Multiple award-winning story of a young fox's struggle to survive and raise his family, compelling in drama and detail.
The wind carried the scent of blood far into the night, while the vixen still pawed at the broken little bodies on the pile of earth.
But Torn Ear survives the game-keeper's attack. Slowly his mother introduces him to the fox's world - the skills of hunting and how to avoid danger. Then he is on his own. Until he meets Velvet, and they have cubs of their own. But again man intervenes, and his favourite cub is threatened. Torn Ear must rescue her, but will he escape the clutches of the game-keeper this time
ELEPHANT BEN: 'An exciting and immensely enjoyable adventure story ... A great read for any young wildlife enthusiast.' - The Northern Echo
compelling reading - The School Librarian
Review of 'Elephant Ben' from a child judge of the Stockton Award: '... definitely the most brilliant book I ever read. It's a definite 10/10!' Frederick Nattrass, aged 9.
The style is attractive and immediate, and might get boys (as well as girls) from 8 upwards, reading for pleasure - The School Librarian
KIMBA: 'Geoffrey Malone continues to be one of the great specialists of the animal novel.' - West of France review paper
Geoffrey Malone spent his early life in Africa and did not receive any formal schooling until the age of eleven. He later spent sixteen years as a soldier, then left the UK for Toronto, where he joined a Canadian advertising agency.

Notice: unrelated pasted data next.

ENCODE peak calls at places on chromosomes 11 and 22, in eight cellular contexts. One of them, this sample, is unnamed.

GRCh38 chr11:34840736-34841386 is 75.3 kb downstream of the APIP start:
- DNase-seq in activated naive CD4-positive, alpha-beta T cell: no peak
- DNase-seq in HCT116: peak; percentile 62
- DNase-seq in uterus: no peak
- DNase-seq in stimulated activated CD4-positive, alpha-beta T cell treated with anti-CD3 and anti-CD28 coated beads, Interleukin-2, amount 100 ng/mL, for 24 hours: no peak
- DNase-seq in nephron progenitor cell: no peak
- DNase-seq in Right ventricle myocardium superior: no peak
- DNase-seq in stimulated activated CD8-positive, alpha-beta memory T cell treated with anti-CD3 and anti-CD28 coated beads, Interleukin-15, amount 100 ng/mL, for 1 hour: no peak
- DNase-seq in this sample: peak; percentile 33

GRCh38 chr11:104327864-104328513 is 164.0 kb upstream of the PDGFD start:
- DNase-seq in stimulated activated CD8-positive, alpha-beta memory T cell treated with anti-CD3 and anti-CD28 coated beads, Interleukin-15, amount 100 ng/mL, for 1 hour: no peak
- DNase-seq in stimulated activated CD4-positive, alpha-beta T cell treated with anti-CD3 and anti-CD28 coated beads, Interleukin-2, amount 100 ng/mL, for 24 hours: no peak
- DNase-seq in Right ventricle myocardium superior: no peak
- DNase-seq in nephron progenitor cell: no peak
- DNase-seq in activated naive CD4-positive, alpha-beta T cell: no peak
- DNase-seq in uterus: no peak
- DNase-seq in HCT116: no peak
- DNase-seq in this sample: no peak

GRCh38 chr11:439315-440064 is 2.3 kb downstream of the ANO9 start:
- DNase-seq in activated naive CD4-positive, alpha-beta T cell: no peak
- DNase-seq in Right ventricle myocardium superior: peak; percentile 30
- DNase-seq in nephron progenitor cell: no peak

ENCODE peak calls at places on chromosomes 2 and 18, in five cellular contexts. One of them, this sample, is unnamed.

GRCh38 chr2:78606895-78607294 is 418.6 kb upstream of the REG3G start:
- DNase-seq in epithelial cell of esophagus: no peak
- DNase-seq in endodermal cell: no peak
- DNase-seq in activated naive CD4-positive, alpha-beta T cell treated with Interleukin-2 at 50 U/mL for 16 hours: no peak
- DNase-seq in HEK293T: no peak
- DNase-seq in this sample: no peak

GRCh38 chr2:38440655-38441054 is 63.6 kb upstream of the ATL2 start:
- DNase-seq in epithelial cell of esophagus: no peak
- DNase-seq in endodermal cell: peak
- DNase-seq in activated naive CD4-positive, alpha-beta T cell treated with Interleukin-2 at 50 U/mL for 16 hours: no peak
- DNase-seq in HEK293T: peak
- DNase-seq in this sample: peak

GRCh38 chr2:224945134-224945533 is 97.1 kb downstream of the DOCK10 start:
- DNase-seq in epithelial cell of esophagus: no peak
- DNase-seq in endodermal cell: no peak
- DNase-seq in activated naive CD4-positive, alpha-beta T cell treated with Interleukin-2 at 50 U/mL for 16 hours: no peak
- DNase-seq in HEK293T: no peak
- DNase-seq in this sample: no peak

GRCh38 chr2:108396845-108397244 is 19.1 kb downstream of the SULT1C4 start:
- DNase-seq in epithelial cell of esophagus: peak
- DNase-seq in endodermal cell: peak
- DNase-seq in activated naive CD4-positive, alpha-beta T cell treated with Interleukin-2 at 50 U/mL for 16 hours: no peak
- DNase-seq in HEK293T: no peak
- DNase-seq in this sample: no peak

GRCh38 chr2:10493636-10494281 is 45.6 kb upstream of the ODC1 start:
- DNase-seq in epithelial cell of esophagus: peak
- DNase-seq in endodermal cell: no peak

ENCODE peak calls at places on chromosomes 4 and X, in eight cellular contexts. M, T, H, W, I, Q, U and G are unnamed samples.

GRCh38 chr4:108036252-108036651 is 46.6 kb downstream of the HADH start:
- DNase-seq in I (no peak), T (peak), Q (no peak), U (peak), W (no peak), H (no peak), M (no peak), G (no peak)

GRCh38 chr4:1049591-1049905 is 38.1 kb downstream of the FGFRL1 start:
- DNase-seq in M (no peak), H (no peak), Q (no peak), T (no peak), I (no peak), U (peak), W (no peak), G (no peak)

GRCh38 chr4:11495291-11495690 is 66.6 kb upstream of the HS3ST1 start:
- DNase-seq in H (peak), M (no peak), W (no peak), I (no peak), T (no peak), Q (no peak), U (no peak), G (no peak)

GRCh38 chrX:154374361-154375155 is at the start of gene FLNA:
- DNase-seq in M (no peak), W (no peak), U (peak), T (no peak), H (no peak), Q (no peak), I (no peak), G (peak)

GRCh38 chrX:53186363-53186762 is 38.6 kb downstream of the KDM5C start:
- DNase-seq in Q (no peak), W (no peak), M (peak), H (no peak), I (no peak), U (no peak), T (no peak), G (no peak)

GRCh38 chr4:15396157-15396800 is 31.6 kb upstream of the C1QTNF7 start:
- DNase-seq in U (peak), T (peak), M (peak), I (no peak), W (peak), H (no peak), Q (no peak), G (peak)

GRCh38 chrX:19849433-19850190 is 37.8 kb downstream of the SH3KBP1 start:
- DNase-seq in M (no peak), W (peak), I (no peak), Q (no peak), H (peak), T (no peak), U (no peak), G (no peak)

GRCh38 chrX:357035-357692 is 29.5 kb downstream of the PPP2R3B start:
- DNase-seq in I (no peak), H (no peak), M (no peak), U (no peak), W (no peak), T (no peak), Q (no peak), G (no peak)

An encounter with a colony of beavers in the Ontario wilderness during his stay in Canada, led to his first book - Brunner. He returned to Britain determined to write for children. He has now had eight books published, most of which are about wild animals. They are all closely observed and describe the struggle for survival among differing species, in today's man-dominated world.
He won the (prestigious) French Children's Book of the Year, TamTam Prize, for Torn Ear, the story of a fox. This was followed soon afterwards by the award of the, Prix d' Enfants et Grand-Parents Europeen. In England, he was shortlisted for the 2001 Stockton Children's Book of the Year, with Elephant Ben, a story about ivory poaching.
His subjects have included badger baiting in England; the slaughter of Indian tigers, and life inside a wolf pack, in Wyoming, USA. His latest book, Dead Boys' Club, sees a return to Africa and a vivid description of the horrors of modern day slavery, as a Child Soldier.